Here is a classic column from the backfiles…..
I am still working away here in Arizona, just over half way through an extended series of shows and I wanted to write briefly about something we don’t seem to talk often enough about in our magic books, the art and length of the show itself.
I am currently performing 75-minute shows once or twice each day. One has to pace oneself very differently for various kinds of show lengths. By most standards 75 minutes is a pretty long show. Last night I watched Michael Finney perform a killer 13-minute set at a local Casino and it got me thinking about what the difference is that a performer has to think about when faced with different lengths of performances.
I remember when I used to perform at the Magic Castle 15-20 minutes was the performance time needed, and looking back it was a very satisfactory length of time to pace a show. In the Casino last night Michael had to win over that crowd instantly and then keep them with a show that never let down the impact. Without ever appearing rushed or tight on time he achieved his goal effortlessly. It was a joy to watch.
With a 75-minute set you have to win over the crowd just as quickly but then find a way to vary the pace so that you don’t exhaust yourself or burn out the audience. I have been achieving this by doing a non-stop 30 minutes up front in my show, then slowing down the pace a little before putting the heat on for the last 15 minutes.
I have never done an 8-minute manipulative or dove act but obviously an entirely different kind of dynamic is at work. My friend Jason Andrews performs an 8½ minute show that suspends time in mid-air somewhere along with the audience disbelief. I can honestly say that the toughest shows for me to perform were when I played briefly in ‘V: the Ultimate Variety Show,’ in Las Vegas. My allotted time was ten minutes and I found it very hard to achieve the momentum needed to achieve maximum impact. I was just getting into the zone and the show was done! After a couple of shows it became easier to pace things though.
There is a very different set of tactics necessary for all these different time goals. The secret is that just as you should never appear to be rushing through a ‘short’ set you must never seem to be ‘dragging out’ a longer show. This may be the secret, however achieving it is another story. You need to subconsciously plan an arc and make a mental graph of how your performance is going to be timed and delivered.
There is little or no chance of achieving success in a shorter show while ad-libbing or being too spontaneous. Just as in a longer show, any appearance of trying to ‘get time’ out of a bit, is likely to slow down your momentum and audience reaction. All to often, I listen to performers talk about how long they can ‘milk a trick.’ This is a very incorrect way to go about the business of entertaining an audience. Rather than ‘milking’ a piece, maybe you need to put in a couple of extra shorter segments. Unless you live on a farm don’t ever think of milking anything and unless you have an elastic band or Silly Putty in your hands don’t dwell on stretching anything either.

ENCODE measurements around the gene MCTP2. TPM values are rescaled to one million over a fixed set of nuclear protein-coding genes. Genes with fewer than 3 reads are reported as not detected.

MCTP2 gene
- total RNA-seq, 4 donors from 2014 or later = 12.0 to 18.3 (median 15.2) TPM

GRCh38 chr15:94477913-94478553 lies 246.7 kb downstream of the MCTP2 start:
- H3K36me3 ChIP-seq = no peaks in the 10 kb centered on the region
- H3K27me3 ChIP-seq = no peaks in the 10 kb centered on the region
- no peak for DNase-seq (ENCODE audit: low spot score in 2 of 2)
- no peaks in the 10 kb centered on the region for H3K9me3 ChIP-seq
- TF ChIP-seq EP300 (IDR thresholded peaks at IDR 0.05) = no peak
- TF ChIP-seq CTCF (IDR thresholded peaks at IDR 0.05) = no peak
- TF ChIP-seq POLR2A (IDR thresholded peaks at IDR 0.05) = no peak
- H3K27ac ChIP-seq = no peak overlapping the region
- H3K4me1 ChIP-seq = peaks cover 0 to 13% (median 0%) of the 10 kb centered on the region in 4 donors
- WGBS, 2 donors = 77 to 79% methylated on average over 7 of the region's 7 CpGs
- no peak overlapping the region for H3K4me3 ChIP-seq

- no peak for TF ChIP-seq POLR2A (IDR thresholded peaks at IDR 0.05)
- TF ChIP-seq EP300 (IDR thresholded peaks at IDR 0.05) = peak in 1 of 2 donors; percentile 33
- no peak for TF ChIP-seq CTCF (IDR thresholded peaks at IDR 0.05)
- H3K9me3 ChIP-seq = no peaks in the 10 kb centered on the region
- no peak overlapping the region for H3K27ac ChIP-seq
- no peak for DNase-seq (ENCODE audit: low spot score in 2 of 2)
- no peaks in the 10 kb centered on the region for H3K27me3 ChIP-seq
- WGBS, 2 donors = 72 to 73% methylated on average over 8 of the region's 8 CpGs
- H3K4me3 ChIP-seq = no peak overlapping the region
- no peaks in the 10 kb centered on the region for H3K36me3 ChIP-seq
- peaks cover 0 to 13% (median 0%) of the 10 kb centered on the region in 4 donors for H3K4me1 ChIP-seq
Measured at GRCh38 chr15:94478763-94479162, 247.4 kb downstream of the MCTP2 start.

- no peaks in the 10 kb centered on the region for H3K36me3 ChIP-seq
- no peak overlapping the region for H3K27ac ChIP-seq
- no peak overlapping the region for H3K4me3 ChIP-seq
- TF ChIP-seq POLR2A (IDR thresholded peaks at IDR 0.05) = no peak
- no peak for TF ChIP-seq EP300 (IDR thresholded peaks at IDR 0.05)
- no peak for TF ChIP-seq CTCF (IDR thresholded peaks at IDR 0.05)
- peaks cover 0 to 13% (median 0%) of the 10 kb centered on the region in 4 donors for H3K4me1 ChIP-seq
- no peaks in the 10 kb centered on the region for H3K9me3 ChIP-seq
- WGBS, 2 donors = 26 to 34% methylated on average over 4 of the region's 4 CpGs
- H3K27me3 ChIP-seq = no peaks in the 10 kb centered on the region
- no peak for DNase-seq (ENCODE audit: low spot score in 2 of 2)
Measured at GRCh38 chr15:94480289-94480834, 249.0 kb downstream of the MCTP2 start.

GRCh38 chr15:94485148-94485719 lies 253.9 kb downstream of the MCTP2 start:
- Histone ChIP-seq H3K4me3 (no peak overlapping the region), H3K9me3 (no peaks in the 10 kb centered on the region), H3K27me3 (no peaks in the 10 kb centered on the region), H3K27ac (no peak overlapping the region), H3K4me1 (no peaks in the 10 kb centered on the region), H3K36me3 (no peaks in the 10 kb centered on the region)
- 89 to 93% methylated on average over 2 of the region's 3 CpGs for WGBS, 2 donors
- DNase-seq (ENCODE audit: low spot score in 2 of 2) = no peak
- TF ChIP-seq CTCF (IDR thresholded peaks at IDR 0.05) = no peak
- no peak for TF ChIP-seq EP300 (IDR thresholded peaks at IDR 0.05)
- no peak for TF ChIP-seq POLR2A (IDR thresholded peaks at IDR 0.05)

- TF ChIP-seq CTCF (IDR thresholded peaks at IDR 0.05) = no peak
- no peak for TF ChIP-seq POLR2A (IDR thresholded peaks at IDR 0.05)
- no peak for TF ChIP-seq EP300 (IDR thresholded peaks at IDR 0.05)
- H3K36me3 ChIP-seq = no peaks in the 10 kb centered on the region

An extension of this concept is the even more dangerous approach of allowing the size or cost of a trick to influence the way it inhabits the ‘real estate’ of your show. Audiences don’t feel that way about it that way at all. Although it is a highly subjective area, what is needed is the ability to look on each segment of each show as an energy exchange with your audience. Nothing can be taken for granted in this department and that is why it is generally easier to fill a relatively easy space of time such as 20-25 minutes and you don’t have to tackle this kind of problem until you have a better idea of the strengths and weakness of your performance ingredients.
Each performers differences are totally his own to explore and develop but the glue that keeps them together is composed of a very subtle blend of texture, shading, dynamics and variety. The ability to jump nimbly from one length of show to another is a key one for most comedic performers to ensure that they keep their datebooks filled and the checks coming in.
While it is certainly a good guideline to fully develop and realize your personality or ‘character’ as a performer, it is sometimes easy to let the matter rest there, before you understand that this character needs to be fine tuned not just to the needs of the material you are performing but also to the audiences; size, attention span and general characteristics. I have heard many a performer talk blatant rubbish about what is or isn’t correct for his ‘character’ (which should of course be an idealized version of his own personality) as if this is the key factor in determining his audience impact.
Texture, shading, dynamics and variety will take you much further.